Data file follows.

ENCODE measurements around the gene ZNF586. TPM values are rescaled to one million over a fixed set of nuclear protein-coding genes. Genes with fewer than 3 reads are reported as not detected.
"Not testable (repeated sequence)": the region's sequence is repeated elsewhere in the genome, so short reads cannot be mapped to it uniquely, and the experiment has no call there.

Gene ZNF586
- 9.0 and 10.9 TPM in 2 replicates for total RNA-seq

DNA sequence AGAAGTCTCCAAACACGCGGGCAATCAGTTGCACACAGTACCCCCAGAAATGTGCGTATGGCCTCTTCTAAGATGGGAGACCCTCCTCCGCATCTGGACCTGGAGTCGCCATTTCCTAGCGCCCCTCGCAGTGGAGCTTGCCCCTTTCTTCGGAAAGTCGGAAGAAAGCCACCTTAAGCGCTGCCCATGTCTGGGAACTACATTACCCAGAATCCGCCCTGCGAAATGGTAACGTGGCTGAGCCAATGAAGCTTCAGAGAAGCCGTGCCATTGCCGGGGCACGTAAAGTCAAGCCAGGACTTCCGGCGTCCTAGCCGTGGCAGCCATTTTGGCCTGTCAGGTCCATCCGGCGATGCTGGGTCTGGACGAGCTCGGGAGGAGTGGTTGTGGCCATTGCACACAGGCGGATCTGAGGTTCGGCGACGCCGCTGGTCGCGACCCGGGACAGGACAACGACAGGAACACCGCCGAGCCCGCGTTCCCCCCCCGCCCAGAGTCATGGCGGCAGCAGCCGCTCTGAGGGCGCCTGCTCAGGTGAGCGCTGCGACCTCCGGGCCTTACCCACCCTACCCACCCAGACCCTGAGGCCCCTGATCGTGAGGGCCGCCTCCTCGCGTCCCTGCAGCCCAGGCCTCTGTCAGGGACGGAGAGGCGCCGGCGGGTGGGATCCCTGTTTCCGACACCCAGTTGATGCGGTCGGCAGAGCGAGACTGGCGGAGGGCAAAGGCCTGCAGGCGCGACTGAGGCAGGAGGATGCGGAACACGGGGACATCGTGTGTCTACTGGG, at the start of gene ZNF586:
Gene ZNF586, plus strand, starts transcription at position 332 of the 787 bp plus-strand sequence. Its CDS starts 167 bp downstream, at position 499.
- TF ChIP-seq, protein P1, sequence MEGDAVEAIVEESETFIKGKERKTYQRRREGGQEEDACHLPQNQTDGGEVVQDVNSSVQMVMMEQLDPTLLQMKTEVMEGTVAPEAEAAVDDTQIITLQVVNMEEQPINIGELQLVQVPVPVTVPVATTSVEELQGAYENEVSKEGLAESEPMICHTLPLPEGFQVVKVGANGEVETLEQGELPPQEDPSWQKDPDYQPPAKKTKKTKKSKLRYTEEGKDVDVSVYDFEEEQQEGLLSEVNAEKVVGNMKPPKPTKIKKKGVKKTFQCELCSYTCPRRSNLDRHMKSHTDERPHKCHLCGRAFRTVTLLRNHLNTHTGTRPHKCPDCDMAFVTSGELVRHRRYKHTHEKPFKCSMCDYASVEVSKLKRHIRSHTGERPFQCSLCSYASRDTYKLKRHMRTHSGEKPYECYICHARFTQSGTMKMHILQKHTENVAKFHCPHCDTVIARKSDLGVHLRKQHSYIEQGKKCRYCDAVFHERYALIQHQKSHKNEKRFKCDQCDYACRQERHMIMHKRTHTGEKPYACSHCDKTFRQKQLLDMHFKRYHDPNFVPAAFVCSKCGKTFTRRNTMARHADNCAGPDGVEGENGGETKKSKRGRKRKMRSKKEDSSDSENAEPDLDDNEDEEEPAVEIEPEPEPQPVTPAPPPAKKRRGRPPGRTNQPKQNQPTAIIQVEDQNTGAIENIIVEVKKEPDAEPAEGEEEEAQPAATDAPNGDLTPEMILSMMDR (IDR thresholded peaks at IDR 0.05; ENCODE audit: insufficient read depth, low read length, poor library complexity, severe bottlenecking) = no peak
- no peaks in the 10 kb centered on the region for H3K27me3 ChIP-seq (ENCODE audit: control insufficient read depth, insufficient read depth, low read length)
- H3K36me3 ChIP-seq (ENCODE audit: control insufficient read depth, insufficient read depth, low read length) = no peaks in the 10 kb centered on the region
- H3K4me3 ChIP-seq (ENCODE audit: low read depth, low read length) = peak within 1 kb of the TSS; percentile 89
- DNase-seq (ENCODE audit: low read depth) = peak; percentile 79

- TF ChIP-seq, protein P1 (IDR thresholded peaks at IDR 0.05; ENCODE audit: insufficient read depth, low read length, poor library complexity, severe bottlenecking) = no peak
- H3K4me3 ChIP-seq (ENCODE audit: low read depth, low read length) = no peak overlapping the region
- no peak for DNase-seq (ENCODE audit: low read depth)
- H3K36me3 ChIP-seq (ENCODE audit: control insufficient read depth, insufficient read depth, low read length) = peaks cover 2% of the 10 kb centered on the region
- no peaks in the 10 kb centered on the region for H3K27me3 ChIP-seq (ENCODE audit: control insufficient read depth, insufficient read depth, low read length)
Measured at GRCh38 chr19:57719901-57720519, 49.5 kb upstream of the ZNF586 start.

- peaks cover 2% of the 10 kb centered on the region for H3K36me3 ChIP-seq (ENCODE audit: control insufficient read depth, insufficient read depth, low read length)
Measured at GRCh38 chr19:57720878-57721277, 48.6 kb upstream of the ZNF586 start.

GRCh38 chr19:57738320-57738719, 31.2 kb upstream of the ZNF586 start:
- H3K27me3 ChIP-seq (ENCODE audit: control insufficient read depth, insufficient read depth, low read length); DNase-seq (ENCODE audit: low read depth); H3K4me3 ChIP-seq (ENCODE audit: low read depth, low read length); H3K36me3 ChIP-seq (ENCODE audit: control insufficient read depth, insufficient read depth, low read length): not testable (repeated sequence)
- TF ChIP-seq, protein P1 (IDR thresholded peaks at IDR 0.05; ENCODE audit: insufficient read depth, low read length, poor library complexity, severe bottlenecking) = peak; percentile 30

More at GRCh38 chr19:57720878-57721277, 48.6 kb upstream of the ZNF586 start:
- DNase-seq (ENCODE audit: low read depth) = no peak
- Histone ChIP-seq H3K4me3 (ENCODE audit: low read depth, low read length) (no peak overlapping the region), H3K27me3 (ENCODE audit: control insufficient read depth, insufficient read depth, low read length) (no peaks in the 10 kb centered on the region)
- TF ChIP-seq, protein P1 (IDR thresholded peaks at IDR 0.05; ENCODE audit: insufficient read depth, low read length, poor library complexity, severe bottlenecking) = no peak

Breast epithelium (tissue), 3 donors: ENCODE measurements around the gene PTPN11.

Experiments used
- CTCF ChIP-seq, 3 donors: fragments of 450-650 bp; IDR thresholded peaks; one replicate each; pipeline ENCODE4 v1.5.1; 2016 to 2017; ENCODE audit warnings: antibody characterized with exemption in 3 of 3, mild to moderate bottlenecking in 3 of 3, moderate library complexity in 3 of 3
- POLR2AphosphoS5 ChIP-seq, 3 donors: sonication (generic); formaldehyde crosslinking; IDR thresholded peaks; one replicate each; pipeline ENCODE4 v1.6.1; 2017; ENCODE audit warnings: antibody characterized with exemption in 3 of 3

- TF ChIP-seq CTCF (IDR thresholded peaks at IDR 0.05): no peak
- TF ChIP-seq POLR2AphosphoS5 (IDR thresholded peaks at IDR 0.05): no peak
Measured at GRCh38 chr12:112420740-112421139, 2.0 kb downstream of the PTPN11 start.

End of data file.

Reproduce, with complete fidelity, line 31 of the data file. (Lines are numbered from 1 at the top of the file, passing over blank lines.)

- TF ChIP-seq CTCF (IDR thresholded peaks at IDR 0.05): no peak